Thursday, August 2, 2007

Which do you prefer? Print or Audio?

Do you listen to audiobooks? Generally, I don't because they don't hold my attention the way print does. My focus wanders, and I lose my place too often to keep track of the narrative. Also, I've held onto the habit formed in college of underlining key passages and making comments in the margin. And finally, I just find it restful to occasionally look up from the page now and then and mull over what I've read.

But I know many people who prefer listening to books and they seem to get just as much out of listening as I do from reading. This makes me a bit envious since listening to books allows them to multi-task. They can take care of mundane tasks like cleaning, cooking, exercising, driving, etc. all the while being entertained by an audiobook. So now, some of my audiobook-listening friends not only lead more productive lives than me, they actually look forward to doing their chores!

But according to an article in today's New York Times, Your Cheatin' Listenin' Ways (8/2/07), some hardcore readers sneer at those who listen to audiobooks. And some book clubs don't even allow their members to listen to books. This seems a tad extreme to me. Okay, maybe if the club is a scholarly group, then yes, you should probably read the book in print. Otherwise, lighten up folks. To my mind, it's the content of the book, not the format that matters.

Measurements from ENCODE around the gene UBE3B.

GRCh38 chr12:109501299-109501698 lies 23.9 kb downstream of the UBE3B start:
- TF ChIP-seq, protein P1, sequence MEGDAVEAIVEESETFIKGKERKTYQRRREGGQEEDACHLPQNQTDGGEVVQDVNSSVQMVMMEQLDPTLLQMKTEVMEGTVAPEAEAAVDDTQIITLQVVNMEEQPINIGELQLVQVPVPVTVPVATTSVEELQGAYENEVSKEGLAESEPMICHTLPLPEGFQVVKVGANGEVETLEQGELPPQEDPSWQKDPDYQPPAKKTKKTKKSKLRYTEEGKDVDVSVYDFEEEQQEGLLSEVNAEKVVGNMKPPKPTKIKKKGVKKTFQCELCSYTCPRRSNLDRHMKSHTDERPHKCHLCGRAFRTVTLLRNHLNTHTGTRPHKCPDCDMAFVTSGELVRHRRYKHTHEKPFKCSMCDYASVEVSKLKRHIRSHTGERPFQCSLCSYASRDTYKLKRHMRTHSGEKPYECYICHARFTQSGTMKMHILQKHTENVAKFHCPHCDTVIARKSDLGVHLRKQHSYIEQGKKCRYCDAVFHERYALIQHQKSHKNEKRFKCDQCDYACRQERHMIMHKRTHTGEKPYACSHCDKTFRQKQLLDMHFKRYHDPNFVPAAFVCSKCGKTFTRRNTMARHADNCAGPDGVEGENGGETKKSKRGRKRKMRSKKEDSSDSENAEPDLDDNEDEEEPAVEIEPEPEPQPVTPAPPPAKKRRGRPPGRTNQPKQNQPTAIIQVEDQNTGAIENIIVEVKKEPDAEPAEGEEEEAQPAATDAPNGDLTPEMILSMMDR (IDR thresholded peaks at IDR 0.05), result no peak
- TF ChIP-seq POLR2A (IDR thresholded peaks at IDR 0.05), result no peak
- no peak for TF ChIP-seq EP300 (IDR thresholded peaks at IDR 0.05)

And for some, listening is not only a time saver, it's also an easier way to absorb information. Whether from deteriorating eyesight or learning differences, some people hear better than they read.

So for the record, I don't care if you read or listen to a book for the Readers Roundtable Book Club. What makes the book club worthwhile is that we enjoy thinking about and discussng the ideas, experiences, and information contained in the books we read--or listen to.

Your Cheatin' Listenin' Ways
JANICE RASPEN, a librarian at an elementary school in Fredericksburg, Va., came clean with her book club a couple years ago. They were discussing “A Fine Balance,” a novel set in India in the 1970s by Rohinton Mistry and an Oprah’s Book Club pick, when she told the group — all fellow teachers — that rather than read the book, she had listened to an audio version.

“My statement was met with stunned silence,” said Ms. Raspen, 38. Link to article.

Illustration by Christopher Sharp, The New York Times.

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